Bill bids to strengthen
‘dangerous’ US food safety regime
of Article: http://www.foodproductiondaily.com/Quality-Safety/Bill-bids-to-strengthen-dangerous-US-food-safety-regime
By Rory Harrington, 29-May-2009
New legislation designed to strengthen
the “dangerous” US food safety system as well as simplify its
complex food supply chain has been tabled by key political figures from the
House of Representatives.
The Food Safety
Enhancement Act of 2009 would see inspections of food plants stepped up,
oblige manufacturers to take more responsibility for the prevention of
food-borne illnesses and hand the Food and Drug Administration (FDA)
further punitive powers. The legislation, proposed by Energy and Commerce
Committee Chairman Henry A. Waxman (D-Calif.) and Rep John D Dingell
(D-Mich.), would give the FDA
the authority to recall contaminated food products, the capacity to
quarantine food suspected of being tainted and added clout to impose
criminal and civil sanctions on transgressors.
Rep. Waxman said: "The current state of our food safety
system is dangerous not just for the American public, but also for the food
industry itself. This bill recognizes that the hallmark of strong food
safety legislation must be a shared responsibility for food safety oversight
between FDA and industry. This legislation will go a long way toward
restoring Americans' confidence in our food supply."
Under the proposals, manufacturers, food handlers and growers would
be required to identify contamination risks, record the measures taken to
halt them and submit records for federal scrutiny. Private laboratories
used by food producers would also be compelled to report the detection of
pathogens to the government.
A legislative hearing to discuss the measures contained in the bill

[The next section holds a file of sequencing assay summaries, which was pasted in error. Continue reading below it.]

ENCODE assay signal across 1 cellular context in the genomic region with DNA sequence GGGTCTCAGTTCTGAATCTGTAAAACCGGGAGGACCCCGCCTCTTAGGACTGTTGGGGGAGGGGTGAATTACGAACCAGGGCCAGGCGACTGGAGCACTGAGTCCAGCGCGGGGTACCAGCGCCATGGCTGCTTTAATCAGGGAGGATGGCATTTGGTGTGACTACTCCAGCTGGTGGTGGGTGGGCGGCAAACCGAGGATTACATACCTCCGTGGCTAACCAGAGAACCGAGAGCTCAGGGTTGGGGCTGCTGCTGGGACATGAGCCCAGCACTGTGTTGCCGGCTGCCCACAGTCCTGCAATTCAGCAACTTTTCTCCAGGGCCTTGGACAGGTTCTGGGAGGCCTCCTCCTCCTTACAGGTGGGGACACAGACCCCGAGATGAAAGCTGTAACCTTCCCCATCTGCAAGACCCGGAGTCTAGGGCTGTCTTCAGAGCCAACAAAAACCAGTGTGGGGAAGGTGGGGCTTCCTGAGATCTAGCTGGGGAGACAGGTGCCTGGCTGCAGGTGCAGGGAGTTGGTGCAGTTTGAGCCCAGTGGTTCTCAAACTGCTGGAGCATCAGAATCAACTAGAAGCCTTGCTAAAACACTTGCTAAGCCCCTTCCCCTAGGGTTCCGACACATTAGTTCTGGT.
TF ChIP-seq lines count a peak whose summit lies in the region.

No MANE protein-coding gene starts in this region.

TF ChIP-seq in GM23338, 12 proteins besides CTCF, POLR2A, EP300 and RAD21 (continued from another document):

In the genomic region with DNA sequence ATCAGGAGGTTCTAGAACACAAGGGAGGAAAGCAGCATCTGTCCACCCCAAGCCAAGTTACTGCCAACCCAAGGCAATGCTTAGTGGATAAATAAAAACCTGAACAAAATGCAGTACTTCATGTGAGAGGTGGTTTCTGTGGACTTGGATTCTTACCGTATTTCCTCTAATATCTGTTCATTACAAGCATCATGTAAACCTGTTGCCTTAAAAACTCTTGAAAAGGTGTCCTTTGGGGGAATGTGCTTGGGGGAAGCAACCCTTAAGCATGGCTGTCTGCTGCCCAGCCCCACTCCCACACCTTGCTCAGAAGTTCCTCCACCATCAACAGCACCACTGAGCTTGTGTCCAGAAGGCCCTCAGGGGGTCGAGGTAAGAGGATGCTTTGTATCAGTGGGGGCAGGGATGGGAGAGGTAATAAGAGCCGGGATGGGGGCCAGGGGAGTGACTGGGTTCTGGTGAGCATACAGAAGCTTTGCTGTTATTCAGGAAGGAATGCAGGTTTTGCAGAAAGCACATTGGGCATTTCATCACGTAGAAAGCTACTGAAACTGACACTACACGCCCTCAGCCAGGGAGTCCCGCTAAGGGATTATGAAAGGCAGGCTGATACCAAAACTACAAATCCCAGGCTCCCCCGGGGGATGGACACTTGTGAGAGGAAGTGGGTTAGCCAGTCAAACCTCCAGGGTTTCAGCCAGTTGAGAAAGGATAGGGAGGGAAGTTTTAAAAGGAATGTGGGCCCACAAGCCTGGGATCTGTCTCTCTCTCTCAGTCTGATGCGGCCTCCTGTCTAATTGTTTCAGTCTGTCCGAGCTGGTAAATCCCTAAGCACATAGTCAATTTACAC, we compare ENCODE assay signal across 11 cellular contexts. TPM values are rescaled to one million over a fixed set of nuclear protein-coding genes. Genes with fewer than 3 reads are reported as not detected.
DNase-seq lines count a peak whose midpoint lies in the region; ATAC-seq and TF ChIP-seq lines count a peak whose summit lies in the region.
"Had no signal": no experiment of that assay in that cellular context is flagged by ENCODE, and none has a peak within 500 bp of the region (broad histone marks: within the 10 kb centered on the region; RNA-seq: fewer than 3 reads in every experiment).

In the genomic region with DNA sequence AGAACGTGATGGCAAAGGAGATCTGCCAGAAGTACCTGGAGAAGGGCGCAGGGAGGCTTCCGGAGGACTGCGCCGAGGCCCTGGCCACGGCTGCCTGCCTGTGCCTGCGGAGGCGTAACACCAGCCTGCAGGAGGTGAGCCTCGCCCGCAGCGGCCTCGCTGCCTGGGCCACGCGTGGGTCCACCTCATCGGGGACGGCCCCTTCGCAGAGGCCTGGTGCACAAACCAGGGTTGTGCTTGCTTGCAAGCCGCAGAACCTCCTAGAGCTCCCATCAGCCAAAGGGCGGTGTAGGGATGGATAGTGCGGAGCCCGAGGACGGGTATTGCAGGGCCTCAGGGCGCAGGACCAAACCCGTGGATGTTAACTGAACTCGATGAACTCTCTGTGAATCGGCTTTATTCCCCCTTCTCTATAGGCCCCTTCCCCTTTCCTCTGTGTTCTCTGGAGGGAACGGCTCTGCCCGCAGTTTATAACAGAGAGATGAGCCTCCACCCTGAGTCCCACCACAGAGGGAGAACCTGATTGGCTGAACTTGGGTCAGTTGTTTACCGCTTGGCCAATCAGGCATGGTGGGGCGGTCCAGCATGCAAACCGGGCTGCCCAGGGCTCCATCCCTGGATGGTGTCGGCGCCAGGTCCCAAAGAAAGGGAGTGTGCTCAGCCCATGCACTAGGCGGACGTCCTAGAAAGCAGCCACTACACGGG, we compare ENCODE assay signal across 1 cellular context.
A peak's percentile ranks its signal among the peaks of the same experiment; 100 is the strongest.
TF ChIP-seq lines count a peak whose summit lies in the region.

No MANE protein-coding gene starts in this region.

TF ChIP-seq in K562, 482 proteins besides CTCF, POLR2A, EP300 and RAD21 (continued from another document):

has been scheduled for June 3.
Industry body’s fee concerns
The bill has been generally welcomed with Erik Olson, director of
food and consumer product safety at the Pew Charitable Trusts, describing
it as a major step forward.
The Grocery Manufacturers Association (GMA) said it supported the “broad
goals” of the bill. However, the food industry body has voiced concerns
that the $1,000 annual registration fee that all food facilities would have
to pay to fund the increased FDA oversight will be passed on to consumers
in the form higher food prices “at a time when they can least afford
GMA President and CEO Pamela Bailey said: “Like many consumer
groups, we are concerned about the inherent conflict of interest created by
asking industry to fund government inspections.”
The bill is being seen as bid to shore up failing confidence in the
country’s food safety regime, and follows a number of high-profile
contamination incidents in the US over the past few years, including E.coli
in spinach, salmonella
in peppers and the recent outbreak of salmonella in peanut butter.
Earlier this week, newly appointed FDA commissioner Dr Margaret
Hamburg admitted the nationwide peanut contamination incident represented a
failure on the part of the agency.